"A General History introduced many features which later became common in pirate literature, such as pirates with missing legs or eyes, the myth of pirates burying treasure, and the name of the pirates flag the Jolly Roger. The author specifically cites two pirates as having named their flag Jolly Roger; Welsh pirate Bartholomew Roberts in June, 1721, and English pirate Francis Spriggs in December 1723. In giving an almost mythical status to the more colourful characters, such as the infamous English pirates Blackbeard and Calico Jack, the book provided the standard account of the lives of many people still famous in the 21st century, and influenced pirate literature of Robert Louis Stevenson and J.M.Barrie.
The book was released in two volumes. The first mostly deals with early 18th century pirates, while volume II records the exploits of their predecessors a few decades earlier. In the first volume "Johnson" sticks fairly close to the available sources, though he embellishes the stories somewhat. He stretches the truth farther in the second volume, and includes the biographies of three subjects who may be entirely fictional. The book has been hugely influential in shaping popular notions of piracy, and in 1925 the pirate historian Philip Gosse wrote;
"Not a long while ago it was the custom to smile indulgently at Johnson's History as being a mixture of fact and fancy, but from time to time old documents have been rescued from some dusty nook of oblivion which have proved his good faith. Many of the incidents looked upon as imaginary are found all to be absolutely accurate in date and circumstance".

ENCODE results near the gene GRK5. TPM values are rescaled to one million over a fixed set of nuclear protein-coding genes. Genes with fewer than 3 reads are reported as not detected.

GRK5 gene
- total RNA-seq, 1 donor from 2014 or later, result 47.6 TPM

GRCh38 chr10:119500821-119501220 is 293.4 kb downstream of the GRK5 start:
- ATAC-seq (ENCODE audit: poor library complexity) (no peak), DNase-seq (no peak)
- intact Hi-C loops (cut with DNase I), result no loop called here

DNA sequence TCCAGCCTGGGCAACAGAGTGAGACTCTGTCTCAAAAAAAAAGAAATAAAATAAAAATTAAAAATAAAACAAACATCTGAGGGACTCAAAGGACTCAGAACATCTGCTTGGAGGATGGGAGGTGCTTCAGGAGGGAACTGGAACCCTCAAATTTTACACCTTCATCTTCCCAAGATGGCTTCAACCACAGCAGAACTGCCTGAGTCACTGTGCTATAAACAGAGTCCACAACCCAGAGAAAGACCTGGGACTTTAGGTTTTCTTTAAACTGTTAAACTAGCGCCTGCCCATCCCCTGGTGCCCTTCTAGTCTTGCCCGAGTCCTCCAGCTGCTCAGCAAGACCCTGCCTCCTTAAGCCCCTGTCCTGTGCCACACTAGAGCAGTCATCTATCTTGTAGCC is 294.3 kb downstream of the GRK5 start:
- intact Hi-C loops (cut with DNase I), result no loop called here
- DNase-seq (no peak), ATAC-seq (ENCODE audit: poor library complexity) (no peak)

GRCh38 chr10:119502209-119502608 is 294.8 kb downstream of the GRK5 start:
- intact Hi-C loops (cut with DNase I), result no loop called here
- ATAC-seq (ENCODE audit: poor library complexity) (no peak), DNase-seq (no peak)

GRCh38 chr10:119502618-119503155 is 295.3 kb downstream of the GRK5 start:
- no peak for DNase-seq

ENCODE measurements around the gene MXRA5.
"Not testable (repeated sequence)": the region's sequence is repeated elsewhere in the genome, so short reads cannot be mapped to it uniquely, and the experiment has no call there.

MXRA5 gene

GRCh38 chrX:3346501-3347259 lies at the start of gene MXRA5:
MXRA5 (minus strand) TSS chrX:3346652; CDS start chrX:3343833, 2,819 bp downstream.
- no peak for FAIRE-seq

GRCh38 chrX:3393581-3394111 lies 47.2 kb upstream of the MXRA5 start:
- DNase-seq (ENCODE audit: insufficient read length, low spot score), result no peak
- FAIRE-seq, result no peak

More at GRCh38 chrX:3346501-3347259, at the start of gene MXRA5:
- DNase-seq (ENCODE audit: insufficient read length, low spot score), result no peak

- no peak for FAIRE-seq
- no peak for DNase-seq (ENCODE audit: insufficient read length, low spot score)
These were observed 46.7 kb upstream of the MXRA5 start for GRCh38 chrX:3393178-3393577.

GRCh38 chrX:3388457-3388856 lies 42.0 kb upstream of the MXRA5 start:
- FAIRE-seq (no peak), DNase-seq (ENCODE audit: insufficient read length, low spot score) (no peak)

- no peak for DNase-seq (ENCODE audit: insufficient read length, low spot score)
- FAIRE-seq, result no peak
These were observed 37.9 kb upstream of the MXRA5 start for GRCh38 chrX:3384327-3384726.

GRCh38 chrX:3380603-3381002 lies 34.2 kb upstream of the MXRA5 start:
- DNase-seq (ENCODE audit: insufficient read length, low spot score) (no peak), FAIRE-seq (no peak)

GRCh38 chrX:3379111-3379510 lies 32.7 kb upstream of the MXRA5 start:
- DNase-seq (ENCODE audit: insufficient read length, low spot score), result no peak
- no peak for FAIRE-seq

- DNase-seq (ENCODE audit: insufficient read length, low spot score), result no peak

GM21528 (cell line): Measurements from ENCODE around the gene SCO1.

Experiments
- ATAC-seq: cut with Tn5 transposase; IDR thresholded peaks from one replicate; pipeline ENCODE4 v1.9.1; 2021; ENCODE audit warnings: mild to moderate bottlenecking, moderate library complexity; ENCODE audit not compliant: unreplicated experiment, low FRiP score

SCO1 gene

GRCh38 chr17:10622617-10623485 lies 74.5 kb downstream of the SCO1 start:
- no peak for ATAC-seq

While the majority of facts in Johnson's History have proven to be accurate, it is likely that he used considerable licence in his accounts of pirate conversations.
The buccaneers profiled in Volume I are Henry Every, Blackbeard, Stede Bonnet, Calico Jack Rackham, Israel Hands, Edward England, Charles Vane, Mary Read, Anne Bonny, Howell Davis, Bartholomew ("Black Bart") Roberts, Thomas Anstis, Richard Worley, George Lowther, Edward Lowe, John Evans, James Martel, Francis Spriggs, John Smith, John Gow, and Roche Braziliano. Volume II features Thomas Tew, William Kidd, John Bowen, John Halsey, Thomas White, Thomas Howard, David Williams, Samuel Burgess, Nathaniel North, Christopher Condent, Samuel Bellamy, and William Fly, as well as biographies of the probably fictional captains James Misson, Lewis, and Cornelius."
What do you guys think about these stories? What are some of your favs if you read them? What about the mystery that surrounds the author? Would you consider this book a work of fiction, a book of truth, or mixed?